# How to establish the maximum value between sample points?

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Hi I read values from an input device. Values following a kind of wave pattern but it's impossible to establish a function of the pattern. The frequency which the values are red is a little low for my purpose. What method can I use to estimate the maximum value between two sample points? I would be very pleased for good answers, thanks :)

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When you say value, what do you mean? Frequency? Magnitude? Phase difference?

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 Original post by MikeTacularWhen you say value, what do you mean? Frequency? Magnitude? Phase difference?

Ohh, sorry. I mean sample values. Like singular points on a graph. How to find the maximum value between them? If I read value x0 at time t0 and value x1 at t1. Now I want to estimate the maximum value between t0 and t1. Usually it's either one of the end points except from when the curve reach a critical point.

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you mean run a curve through control points and find the maximum of the curve?

It all depends and what sort of curve you want to run through the control points , but in general, you have an equation for the curve, and finding the maximum or minimum is no different than for any other equation. You can find the local extremums (take the derivative of your parametric equation, and solve f'(t)=0), and find the global maxima of those.

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 Original post by oliiiyou mean run a curve through control points and find the maximum of the curve? It all depends and what sort of curve you want to run through the control points , but in general, you have an equation for the curve, and finding the maximum or minimum is no different than for any other equation. You can find the local extremums (take the derivative of your parametric equation, and solve f'(t)=0), and find the global maxima of those.

Well in this case the equation does not exist so I can't do that.

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If they are two discrete points like that with no known relationship, you're pretty much screwed. You can't find the maximum value (and probably can't even estimate it either) with that little of information.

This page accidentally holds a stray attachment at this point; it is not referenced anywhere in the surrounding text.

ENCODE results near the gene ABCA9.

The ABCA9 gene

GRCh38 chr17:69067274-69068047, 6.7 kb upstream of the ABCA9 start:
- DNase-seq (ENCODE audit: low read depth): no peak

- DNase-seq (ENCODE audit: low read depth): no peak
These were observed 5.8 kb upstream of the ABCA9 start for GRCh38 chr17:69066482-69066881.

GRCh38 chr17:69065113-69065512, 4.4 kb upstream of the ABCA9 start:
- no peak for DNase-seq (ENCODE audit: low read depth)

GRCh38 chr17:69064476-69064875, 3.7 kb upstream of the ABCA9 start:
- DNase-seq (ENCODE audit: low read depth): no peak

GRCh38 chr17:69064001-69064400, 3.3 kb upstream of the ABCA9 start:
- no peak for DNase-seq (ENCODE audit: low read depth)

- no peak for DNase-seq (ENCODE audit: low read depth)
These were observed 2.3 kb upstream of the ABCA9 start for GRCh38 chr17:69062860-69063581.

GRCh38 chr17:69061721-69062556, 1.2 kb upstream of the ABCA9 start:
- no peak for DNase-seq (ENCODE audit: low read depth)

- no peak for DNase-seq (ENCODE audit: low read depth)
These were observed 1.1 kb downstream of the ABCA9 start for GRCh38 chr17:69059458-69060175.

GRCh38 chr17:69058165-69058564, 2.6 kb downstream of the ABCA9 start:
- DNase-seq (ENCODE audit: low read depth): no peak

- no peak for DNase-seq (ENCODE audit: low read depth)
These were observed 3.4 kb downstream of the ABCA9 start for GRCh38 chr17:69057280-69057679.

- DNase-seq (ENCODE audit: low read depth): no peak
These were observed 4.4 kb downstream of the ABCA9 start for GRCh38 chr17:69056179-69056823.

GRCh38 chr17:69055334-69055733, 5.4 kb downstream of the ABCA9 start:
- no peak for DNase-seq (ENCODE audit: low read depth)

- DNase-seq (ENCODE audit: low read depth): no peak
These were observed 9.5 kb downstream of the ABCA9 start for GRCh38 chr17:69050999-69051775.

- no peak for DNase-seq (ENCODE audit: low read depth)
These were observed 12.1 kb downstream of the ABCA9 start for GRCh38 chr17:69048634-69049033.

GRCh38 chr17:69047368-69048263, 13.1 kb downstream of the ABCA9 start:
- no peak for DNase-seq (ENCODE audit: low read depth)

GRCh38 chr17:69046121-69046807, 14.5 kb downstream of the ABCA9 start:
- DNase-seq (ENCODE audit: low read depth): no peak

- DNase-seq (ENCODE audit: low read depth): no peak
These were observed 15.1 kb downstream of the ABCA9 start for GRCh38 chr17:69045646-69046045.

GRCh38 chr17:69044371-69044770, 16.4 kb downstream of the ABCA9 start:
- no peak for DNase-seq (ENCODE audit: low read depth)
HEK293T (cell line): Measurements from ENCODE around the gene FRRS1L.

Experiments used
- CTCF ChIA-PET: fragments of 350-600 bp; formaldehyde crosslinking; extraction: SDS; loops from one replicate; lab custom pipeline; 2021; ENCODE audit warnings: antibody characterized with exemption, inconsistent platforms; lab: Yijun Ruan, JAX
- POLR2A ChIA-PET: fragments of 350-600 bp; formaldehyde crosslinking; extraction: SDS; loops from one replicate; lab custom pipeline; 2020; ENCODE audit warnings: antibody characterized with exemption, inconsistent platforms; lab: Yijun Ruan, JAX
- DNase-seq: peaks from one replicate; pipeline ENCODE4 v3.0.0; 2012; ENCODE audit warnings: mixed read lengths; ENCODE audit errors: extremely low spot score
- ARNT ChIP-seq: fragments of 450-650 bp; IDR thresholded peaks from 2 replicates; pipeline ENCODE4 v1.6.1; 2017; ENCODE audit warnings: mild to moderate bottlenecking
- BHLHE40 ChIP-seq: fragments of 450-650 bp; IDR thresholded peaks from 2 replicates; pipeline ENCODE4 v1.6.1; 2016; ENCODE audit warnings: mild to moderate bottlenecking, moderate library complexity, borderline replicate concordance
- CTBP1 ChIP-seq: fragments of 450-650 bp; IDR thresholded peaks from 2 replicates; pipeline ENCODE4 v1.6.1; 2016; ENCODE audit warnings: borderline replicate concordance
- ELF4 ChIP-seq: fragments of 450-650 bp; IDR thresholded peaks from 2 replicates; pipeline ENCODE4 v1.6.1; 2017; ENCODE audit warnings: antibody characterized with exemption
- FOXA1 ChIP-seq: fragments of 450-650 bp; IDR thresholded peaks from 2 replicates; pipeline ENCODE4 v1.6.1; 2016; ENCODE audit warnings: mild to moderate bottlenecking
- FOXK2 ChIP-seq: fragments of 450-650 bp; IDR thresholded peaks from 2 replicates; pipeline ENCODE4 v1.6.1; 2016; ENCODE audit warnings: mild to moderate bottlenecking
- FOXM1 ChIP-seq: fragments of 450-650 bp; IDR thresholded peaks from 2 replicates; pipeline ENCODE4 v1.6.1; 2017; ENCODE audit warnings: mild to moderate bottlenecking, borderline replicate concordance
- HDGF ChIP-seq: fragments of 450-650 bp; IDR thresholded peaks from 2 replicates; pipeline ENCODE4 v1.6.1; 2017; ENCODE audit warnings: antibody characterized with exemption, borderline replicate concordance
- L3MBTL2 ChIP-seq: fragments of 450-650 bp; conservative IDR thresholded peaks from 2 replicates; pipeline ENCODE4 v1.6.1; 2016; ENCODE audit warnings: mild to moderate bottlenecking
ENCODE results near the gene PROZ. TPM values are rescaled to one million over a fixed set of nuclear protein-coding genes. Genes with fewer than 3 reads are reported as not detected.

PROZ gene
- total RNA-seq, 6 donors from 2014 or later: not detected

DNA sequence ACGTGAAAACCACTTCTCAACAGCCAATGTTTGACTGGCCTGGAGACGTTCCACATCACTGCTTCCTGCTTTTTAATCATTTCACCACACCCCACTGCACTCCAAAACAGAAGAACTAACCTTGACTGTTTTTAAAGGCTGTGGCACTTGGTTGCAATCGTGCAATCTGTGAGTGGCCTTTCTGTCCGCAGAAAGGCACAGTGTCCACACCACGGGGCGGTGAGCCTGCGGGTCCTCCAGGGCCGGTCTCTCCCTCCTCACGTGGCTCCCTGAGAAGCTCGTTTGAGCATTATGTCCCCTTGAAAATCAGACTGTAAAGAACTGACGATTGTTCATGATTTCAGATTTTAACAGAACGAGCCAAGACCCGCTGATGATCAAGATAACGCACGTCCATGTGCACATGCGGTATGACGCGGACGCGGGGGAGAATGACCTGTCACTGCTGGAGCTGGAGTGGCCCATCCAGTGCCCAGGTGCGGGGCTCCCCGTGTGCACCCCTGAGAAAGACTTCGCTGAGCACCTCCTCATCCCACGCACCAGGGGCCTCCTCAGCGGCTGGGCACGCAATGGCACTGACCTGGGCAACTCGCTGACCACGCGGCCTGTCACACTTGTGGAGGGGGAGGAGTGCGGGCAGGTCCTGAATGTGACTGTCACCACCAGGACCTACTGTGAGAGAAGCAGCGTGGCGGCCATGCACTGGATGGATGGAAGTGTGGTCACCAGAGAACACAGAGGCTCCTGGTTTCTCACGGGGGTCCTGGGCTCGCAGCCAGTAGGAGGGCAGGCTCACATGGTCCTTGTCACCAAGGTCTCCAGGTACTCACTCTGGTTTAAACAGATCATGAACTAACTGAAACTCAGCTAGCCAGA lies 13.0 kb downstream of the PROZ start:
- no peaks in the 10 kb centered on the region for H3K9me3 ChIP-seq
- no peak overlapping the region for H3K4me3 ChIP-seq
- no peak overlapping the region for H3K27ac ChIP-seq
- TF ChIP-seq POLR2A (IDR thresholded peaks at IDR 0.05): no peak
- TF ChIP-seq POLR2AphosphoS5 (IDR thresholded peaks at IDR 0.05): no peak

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 Original post by MikeTacularIf they are two discrete points like that with no known relationship, you're pretty much screwed. You can't find the maximum value (and probably can't even estimate it either) with that little of information.

But if I got a whole bunch of points in the past. Some kind of signal processing or similiar?

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If you are sampling below the nyquist rate, and you can't make certain assumptions about your signal, then you will lose information. You state that you will sample "Values following a kind of wave pattern but it's impossible to establish a function of the pattern." Could you elaborate on this a bit more? If you sample x_i and x_(i+1) at t_i and t_(i+1) respectively, and x_i = x_(i+1), what assumptions can you safely make about the intermediate signal. Is it possible that no input has been received? If the signal is wavelike, is it possible that one "oscillation" of the wave has occurred and that is why you've sampled the same value twice? If you can't even delineate between these types of cases, you don't have a sufficiently strong prior on the signal and have no hope of estimating how it varies between samples.

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I think gfxnomad nailed it. The best you can do is assume that your signal has no components above the Nyquist frequency and use the Whittaker-Shannon interpolation formula to describe the function in full. Now you can find the extremes by finding the zeros of the derivative.

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Quote:
Original post by 51mon
Quote:
 Original post by MikeTacularIf they are two discrete points like that with no known relationship, you're pretty much screwed. You can't find the maximum value (and probably can't even estimate it either) with that little of information.

But if I got a whole bunch of points in the past. Some kind of signal processing or similiar?

That's what I mean. You need to fit a curve around your point, and given the curve (most likely a simple polynomial), you can take the derivative of that curve equation and work out local extremums.

You probably do not need to go to such extremes as statistical analysis, I'd use for example a Catmul-Rom spline, and work from there. It's sort of giving you the points in between the samples that fits a curve-like motion if you will, basically a non-linear interpolation.

To make it simpler, given the parametric equation, you can then work out intermediate points, and given a sub-sampling interval, you can make up intermediate points, and take the max. That will give you a good approximation of the actual extremums, the accuracy depends on the sub-sampling interval you choose.

but for that, you'll need at least a few points to deduce the local curvatures (catmull-rom needs at least four sample points), aka the 'wave like' motion. It's what's used for example in network games to interpolate smoothly the position of players (this is a 3D case, you only need a 2D case).

Note that fitting a curve around a set of points can give you spikes if your samples are for example too close together.

In short, it's some form of interpolation.

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